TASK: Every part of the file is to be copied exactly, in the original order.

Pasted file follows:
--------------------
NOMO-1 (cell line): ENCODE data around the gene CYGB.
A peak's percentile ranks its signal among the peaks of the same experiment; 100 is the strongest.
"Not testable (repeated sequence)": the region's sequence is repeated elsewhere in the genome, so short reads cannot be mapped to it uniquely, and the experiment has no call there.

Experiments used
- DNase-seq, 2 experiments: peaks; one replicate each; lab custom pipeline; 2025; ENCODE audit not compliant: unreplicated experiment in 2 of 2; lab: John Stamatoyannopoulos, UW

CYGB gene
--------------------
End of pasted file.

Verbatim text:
NOMO-1 (cell line): ENCODE data around the gene CYGB.
A peak's percentile ranks its signal among the peaks of the same experiment; 100 is the strongest.
"Not testable (repeated sequence)": the region's sequence is repeated elsewhere in the genome, so short reads cannot be mapped to it uniquely, and the experiment has no call there.

Experiments used
- DNase-seq, 2 experiments: peaks; one replicate each; lab custom pipeline; 2025; ENCODE audit not compliant: unreplicated experiment in 2 of 2; lab: John Stamatoyannopoulos, UW

CYGB gene